Three Meals a Day

by I. V. Olokita

photo of concrete road with gray clouds
Photo by Evgeniy Grozev on

Now she’s laughing.

And for a moment she remembers how Daddy told her once that you cannot eat food when it’s cold.

“But why, Daddy?” she asked him with her cute hazel and honey eyes she had when she was little.

“Because it’s very comfortable for the flies, to sit on cold food,” he replied and kissed her head with a fatherly tenderness and with his caressing voice he added that “flies simply spoil the taste of the food.”

But Dina wasn’t really interested in the food’s taste or its temperature. All she wanted was for him to keep going, for him to sit a little longer by her side while she eats and tell her more of the nonsense he’d always share. And she didn’t care if she had to eat the food when it was zillion degrees hot, or that her mouth would melt or that the flies will give the food a taste of wings and wind, as he once explained to her that flies do. The most important thing is that Daddy would stay by her for just a little longer. Only this one time.

But he did not. And Dina was angry. She just sat there and waited for the food to get cold and for the flies to come.

“Dina, your food will get cold,” Daddy grumbled when passing by her on his way to stir the food inside the pot on the stove.

“I’m not eating until you tell me another story,” said Dina with a cute little angry girl’s voice.

“But sweetie,” Daddy tried to explain, “Daddy has no time for stories now.”

It was useless. She heard that story a million times before since Mom had gone to Heaven.

And he knew every time that this comparison was about to come, so there will be no choice, and he’ll need to stop the whole world for her.

“You know, sweetie,” Daddy gave up, lowered the gas under the pot and sat down next to Dina. “Both children and grown-ups have to eat to grow.”

“Or they’ll go to heaven like Mommy?”

“Yes,” Daddy said. “Every child needs to eat and to drink. At least three times a day. Or else…”

“Or else he’d die,” Dina completed his sentence, using a grown-up language and immediately added a curious question, “Daddy… God also needs to eat and to drink?”

“Of course.”

“And who cooks for him and makes sure that he eats three times a day?” Dina added another question with a fearful voice.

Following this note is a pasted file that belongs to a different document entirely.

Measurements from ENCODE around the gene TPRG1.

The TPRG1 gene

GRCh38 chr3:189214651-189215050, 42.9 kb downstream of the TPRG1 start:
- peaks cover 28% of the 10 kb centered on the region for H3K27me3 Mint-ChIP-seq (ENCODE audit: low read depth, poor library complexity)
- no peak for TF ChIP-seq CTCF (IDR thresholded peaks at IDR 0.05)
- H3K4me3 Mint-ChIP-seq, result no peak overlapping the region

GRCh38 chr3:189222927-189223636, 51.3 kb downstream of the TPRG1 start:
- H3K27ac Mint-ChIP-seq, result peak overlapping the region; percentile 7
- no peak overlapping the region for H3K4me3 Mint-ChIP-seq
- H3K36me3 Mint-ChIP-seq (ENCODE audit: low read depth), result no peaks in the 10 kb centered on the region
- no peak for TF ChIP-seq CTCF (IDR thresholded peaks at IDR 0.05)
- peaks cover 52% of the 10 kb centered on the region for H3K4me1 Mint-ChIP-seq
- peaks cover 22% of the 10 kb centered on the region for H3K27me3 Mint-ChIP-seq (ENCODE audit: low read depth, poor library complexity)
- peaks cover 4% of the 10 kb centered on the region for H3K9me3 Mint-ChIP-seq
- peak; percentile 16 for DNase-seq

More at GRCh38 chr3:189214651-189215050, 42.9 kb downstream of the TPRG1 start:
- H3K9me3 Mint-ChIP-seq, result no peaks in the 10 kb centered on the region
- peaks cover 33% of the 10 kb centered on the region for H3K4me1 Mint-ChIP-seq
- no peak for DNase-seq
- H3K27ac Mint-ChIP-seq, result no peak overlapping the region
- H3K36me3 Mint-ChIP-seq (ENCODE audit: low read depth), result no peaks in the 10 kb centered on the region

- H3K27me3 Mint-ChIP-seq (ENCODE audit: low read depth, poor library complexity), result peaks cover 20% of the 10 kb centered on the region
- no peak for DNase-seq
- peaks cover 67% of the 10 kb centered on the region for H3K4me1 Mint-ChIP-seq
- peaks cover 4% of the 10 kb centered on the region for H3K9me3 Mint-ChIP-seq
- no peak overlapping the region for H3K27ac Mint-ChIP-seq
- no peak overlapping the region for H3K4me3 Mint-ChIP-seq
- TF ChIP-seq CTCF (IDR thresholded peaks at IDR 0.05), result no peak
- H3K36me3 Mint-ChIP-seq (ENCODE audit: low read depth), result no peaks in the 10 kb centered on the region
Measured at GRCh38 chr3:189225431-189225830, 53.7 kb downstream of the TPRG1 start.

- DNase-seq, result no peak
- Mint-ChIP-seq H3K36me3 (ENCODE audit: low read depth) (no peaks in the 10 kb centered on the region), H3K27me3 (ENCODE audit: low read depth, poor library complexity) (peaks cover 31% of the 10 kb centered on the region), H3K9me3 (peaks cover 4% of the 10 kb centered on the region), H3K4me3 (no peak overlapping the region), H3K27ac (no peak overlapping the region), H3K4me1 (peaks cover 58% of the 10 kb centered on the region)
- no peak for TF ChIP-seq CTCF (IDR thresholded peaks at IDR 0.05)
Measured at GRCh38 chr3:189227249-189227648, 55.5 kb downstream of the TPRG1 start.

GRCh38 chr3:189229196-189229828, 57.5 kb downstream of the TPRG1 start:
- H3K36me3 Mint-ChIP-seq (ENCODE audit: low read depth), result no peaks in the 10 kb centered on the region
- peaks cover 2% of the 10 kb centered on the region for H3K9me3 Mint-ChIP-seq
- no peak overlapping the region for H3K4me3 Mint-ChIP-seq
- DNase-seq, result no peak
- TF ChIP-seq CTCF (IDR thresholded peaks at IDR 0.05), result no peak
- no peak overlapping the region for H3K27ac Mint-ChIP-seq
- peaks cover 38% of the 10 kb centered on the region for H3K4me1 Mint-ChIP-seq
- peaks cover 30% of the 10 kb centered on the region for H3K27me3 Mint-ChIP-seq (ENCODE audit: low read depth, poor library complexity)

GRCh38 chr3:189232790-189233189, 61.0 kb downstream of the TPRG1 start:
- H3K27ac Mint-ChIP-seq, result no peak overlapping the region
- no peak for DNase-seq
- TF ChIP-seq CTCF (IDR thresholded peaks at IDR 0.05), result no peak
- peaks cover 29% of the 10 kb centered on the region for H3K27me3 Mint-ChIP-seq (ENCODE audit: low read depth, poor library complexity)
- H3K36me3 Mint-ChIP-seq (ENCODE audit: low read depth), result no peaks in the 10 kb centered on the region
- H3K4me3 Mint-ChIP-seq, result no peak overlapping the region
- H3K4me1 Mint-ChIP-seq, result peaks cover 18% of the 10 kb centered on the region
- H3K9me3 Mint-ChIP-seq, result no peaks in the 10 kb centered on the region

“Ahhhh, don’t you worry, sweetie,” Daddy replied with a laugh and caressed her tiny face. “Because Daddy has a secret.”

“A secret?” She asked in a whisper.

“A secret,” Daddy replied and pressed his face to her ear to whisper. “But don’t tell anyone. You promise?”

“I promise,” Dina replied and turned her tiny lips to his cheek for a kiss.

“A week ago I tied God with a short blue thread to the fence behind the house and up to the white cloud,” said Daddy in a whisper. “And at least three times a day I go out and pull down the thread without anyone noticing. And at first, God clings to the thread and doesn’t want to get down. But afterward he gives in, and I pull the thread more and more until it reaches the ground and stops hovering. Then he sits down quietly by the table at the garden. I pour him hot-hot food so no flies would come. And he eats.”

“Really, Daddy?” Dina asked, amazed.

“Really,” Daddy said and laughed.

And now she cries.

For a moment she remembers that a few days later, Daddy disappeared on her as well.

And everybody said that he went to Heaven as well. And how miserable she was.

And Dina thought that it’s not right that Daddy is not here by her said. She was angry with him for not telling her funny stories anymore, about food and flies. She ate all the hot food her aunt put on her plate, even though it wasn’t tasty to her.

And for a moment, she would smile and turn to talk to the cloud.

“And who didn’t eat?” she asks quietly, and the thread is still tied to the fence.



I. V. Olokita has been facing life-threatening situations most of his life, specializing in the management of medical aid to disaster areas all over the world. He has a BA degree in logistics, and an MPH degree emergency and disaster situations management. He also volunteers to rescue missions in disaster areas all over the world.

Olokita’s first book (in Hebrew), Ten Simple Rules, was published in 2014. It won an Israeli literary prize and immediately made an online bestseller. The following year, another book by Olokita, Reasons to Kill God, made a local bestseller in Israel. In May 2016, his third novel, Wicked Girl, was published, to make another great success, and soon presents in English.

I. V. Olokita is a happily married father of two adolescents and a foster father of five cats and two dogs, and hardly ever sleeps. Instead, he spends his nights on writing. Olokita’s books are characterized by direct writing, Turns wiry and witty, requiring the reader to delve into and maintain vigilance from the beginning of the book to its surprising end.

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